IR Search Anton van Rossum

Anton van Rossum 

13 March

K.C. asks:

In 2014, after studying computer science in India, I joined a large high-tech outfit in Bangalore as a software engineer for wireless technology. Two years ago, I received an offer from a company in London for a senior software position. A long-held dream came true! Benefiting from my visa, my husband quickly found a job as a software engineer here, too. We’re having a great time and really like life in London.

You can imagine the shock when I was told that my position would soon be cut. To make things worse, I’m now experiencing firsthand how difficult it is for a migrant to find a new job in London. There’s little or no response to my applications, and when I do get a reaction, it’s a rejection. It seems like people don’t want to sponsor ‘foreigners’ anymore. Another problem is that the income requirements for migrant workers have become much higher and will only continue to increase in the future.

I need to secure a new position within two months or we have to return to India. As applying for jobs in the UK is so difficult, we’re also open to opportunities in the Netherlands. How do you view our chances?

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The headhunter answers:

In principle, you have a good chance of finding a suitable position in the Netherlands. Despite the shaky international economic tide, there’s still a high demand for experienced software engineers here.

Moreover, I see little sign of an ‘anti-foreigner’ climate at Dutch technology companies. That would also be very unwise, given the large numbers of international knowledge workers already employed in the Netherlands. Without them, Dutch high-tech would fare a lot less well. Like elsewhere in Europe (and the West in general), we do of course have some pseudo-xenophobic bleating from right-wing politicians, but so far, this hasn’t seriously affected the lives of knowledge migrants, except for the tax benefit of the 30 percent rule being further limited.

Note that applying successfully has become an art here in the Netherlands – just as it has in the UK. There are an awful lot of applicants, many of whom use Linkedin to create an immense pile of completely hopeless applications. This huge cloud of dust obscures the many good candidates, despite all the artificial intelligence employed by Linkedin.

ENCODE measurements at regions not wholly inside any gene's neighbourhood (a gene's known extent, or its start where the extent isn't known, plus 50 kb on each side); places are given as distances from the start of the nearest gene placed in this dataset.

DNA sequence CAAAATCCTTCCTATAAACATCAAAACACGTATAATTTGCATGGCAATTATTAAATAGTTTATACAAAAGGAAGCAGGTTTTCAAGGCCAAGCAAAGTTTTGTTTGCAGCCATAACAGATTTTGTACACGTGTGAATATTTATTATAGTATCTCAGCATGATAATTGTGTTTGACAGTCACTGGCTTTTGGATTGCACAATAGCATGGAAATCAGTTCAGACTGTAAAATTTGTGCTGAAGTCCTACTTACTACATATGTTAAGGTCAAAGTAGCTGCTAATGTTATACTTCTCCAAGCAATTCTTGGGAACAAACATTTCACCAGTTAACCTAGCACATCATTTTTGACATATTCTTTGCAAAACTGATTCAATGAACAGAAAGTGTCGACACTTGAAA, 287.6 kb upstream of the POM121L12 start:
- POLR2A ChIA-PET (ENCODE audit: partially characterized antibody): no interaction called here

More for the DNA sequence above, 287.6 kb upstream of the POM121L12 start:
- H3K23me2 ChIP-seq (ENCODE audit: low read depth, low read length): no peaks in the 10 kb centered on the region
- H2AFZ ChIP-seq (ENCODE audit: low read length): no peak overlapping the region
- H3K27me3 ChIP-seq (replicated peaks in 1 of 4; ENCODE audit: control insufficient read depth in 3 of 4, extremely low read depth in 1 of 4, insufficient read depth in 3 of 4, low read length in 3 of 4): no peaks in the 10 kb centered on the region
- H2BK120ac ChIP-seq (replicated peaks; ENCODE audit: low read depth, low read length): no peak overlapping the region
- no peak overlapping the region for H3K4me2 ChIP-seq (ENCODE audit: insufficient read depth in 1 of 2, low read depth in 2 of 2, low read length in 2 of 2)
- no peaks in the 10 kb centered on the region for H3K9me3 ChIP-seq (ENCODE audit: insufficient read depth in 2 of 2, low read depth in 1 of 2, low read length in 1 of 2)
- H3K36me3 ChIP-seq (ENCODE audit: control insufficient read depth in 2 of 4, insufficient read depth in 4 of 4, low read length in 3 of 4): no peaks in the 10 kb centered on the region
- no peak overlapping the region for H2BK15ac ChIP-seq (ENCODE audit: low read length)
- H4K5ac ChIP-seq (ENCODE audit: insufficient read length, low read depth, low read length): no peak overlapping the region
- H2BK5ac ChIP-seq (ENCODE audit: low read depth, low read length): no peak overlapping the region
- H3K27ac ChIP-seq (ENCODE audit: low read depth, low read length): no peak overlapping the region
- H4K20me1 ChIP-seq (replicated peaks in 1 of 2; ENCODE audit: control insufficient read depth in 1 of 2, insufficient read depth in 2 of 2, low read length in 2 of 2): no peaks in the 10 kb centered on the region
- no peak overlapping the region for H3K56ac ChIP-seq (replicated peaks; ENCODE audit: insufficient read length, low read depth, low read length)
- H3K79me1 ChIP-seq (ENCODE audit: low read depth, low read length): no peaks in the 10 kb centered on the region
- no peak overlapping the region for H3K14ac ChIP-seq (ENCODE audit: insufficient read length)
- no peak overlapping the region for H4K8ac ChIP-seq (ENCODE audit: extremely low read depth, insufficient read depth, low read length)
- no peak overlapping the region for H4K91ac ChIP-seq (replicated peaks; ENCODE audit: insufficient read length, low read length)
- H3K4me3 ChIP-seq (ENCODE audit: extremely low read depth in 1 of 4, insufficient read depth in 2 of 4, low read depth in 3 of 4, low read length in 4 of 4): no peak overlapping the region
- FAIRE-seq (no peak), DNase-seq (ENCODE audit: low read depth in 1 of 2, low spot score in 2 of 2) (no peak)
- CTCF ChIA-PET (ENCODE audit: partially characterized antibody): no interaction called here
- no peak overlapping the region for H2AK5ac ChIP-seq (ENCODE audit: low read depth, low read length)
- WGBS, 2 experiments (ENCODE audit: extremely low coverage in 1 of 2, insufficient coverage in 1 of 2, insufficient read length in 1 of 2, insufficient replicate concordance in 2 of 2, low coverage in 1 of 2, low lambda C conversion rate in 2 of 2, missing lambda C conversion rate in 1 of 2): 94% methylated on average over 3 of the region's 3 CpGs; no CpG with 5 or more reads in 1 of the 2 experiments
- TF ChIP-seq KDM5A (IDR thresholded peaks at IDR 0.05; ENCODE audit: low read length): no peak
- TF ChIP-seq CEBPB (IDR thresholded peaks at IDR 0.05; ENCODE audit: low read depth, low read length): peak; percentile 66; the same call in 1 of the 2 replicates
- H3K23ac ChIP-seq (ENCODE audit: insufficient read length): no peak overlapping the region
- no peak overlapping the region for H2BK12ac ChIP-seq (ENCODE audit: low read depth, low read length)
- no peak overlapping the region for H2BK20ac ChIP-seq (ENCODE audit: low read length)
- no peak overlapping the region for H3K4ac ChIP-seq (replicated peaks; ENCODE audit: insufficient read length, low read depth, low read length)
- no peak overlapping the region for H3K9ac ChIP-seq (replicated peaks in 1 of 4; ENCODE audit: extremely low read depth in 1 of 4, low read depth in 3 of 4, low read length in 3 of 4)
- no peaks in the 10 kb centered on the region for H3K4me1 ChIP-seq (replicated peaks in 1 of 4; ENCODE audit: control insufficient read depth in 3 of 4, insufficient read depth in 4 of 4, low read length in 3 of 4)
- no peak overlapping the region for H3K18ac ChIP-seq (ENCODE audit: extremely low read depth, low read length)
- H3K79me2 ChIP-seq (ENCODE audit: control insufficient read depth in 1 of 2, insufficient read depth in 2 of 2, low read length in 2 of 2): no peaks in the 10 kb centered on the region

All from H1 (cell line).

For an efficient and successful application, you need to follow up in writing or by phone. If you have the right credentials, this will allow you to underline your candidature. In this respect, the Dutch situation doesn’t differ from the one in the UK, although I have heard that British companies are more hesitant in that they only want to act as visa sponsors under very strict conditions because of the huge paperwork involved. A major reason for Brexit was, of course, the restriction of labor migration.

British government policy on migrant workers, incidentally, differs greatly from that in the Netherlands. We still have a relatively quick, simple and flexible procedure to get a work visa. It may take longer than in the past due to large backlogs at the Dutch Immigration and Naturalisation Service (IND), but you can still get your papers within 4-6 weeks.

Nevertheless, this is probably going to be your biggest obstacle to finding employment in the Netherlands. If you can’t legally stay in the UK for another two months, the Dutch immigration procedure may very well require you to return to India as well. I’m not completely sure about this; I would have to check with the IND.